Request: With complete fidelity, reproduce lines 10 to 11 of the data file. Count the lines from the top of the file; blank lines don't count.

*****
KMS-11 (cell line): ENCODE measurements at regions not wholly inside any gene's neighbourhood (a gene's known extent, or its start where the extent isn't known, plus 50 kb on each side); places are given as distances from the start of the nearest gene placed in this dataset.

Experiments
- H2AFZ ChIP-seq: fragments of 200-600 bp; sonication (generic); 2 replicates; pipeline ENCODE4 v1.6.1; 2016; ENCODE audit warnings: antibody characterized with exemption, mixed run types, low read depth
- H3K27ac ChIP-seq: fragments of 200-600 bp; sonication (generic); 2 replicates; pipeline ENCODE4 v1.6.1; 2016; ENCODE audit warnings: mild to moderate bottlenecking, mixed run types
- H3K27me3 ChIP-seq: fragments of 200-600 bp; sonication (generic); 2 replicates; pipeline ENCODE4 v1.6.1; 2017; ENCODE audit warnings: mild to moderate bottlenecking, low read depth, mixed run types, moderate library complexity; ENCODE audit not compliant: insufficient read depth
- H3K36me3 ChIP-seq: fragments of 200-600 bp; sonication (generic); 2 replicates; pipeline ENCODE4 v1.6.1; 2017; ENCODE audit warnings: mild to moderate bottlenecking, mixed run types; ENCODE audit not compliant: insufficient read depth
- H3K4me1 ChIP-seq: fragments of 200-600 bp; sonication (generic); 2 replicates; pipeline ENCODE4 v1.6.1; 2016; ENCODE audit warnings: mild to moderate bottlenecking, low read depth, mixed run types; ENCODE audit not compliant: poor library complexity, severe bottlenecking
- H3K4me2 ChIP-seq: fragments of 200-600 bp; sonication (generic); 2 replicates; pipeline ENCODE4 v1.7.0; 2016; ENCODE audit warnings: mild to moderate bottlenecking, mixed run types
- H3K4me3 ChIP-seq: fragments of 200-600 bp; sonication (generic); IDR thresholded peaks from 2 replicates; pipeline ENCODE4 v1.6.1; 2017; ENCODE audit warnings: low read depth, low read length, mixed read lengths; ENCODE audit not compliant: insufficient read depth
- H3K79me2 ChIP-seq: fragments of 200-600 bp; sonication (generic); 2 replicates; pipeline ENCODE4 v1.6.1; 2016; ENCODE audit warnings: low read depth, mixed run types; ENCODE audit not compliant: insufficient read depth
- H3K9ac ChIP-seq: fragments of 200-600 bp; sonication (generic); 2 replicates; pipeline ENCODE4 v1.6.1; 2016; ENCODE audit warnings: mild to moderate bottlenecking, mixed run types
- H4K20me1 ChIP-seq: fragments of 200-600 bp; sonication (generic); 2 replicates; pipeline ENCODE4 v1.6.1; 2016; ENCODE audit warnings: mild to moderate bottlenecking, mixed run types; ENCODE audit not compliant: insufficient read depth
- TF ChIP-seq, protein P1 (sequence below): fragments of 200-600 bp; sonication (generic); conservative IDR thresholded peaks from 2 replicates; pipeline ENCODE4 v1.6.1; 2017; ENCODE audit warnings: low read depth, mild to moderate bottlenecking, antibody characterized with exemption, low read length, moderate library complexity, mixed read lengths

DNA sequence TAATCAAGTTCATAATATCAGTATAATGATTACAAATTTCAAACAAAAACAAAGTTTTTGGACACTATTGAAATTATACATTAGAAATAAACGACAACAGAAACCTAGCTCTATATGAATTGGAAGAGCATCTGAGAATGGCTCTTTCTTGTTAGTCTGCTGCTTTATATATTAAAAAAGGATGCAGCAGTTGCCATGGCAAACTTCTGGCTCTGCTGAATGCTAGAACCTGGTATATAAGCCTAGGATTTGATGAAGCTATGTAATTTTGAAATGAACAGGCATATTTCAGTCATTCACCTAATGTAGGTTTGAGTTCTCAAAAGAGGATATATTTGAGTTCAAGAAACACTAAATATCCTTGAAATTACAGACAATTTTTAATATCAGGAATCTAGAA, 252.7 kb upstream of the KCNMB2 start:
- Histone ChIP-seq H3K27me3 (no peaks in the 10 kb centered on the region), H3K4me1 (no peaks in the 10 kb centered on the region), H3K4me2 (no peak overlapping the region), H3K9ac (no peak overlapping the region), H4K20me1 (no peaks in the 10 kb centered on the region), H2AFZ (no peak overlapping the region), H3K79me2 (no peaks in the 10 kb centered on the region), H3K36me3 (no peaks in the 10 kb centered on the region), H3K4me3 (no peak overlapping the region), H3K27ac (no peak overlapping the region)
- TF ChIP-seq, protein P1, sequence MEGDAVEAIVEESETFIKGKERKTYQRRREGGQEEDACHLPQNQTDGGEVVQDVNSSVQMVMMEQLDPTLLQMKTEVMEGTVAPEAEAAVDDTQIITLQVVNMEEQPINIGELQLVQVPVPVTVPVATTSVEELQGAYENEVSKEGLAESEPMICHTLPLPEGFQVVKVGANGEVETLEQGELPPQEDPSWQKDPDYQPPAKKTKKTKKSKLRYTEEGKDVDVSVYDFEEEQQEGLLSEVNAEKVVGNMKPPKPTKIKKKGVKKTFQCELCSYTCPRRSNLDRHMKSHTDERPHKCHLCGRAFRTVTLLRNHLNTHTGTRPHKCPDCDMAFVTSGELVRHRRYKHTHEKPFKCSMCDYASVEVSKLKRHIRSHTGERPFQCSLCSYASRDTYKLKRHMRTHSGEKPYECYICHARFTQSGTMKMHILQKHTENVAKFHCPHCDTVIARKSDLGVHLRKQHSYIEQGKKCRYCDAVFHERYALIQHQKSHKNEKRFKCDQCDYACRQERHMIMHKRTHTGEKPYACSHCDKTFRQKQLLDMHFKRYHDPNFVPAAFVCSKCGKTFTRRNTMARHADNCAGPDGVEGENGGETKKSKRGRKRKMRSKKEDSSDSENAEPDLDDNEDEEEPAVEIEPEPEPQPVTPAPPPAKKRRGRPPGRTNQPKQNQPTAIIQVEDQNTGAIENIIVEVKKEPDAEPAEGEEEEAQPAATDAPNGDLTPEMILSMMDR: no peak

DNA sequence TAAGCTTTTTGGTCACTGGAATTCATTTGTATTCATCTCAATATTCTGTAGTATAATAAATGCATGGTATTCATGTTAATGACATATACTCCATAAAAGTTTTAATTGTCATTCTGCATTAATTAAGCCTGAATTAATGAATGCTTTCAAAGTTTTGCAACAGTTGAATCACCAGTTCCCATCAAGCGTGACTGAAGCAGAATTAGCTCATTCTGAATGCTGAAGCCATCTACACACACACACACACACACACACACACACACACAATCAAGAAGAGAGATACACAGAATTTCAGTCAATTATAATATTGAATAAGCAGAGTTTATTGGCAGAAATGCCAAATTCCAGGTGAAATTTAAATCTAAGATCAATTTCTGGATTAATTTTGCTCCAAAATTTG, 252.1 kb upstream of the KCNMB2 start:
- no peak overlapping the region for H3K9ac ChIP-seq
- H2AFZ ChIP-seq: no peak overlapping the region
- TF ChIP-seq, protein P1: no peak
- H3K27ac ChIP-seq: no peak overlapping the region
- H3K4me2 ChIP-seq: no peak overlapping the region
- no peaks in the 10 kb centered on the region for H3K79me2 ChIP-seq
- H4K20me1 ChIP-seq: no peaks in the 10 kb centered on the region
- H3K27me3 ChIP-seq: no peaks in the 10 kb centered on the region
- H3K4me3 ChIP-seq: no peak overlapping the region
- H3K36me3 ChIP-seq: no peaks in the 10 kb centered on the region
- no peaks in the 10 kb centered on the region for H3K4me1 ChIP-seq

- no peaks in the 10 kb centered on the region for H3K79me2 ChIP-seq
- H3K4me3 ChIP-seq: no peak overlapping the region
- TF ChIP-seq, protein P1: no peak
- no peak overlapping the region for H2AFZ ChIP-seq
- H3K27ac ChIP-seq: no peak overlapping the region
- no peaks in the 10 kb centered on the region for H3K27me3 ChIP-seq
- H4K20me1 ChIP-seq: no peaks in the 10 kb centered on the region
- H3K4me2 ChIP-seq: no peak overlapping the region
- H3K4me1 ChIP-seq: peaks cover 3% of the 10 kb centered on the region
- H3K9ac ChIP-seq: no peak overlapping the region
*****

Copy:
- H3K79me2 ChIP-seq: fragments of 200-600 bp; sonication (generic); 2 replicates; pipeline ENCODE4 v1.6.1; 2016; ENCODE audit warnings: low read depth, mixed run types; ENCODE audit not compliant: insufficient read depth
- H3K9ac ChIP-seq: fragments of 200-600 bp; sonication (generic); 2 replicates; pipeline ENCODE4 v1.6.1; 2016; ENCODE audit warnings: mild to moderate bottlenecking, mixed run types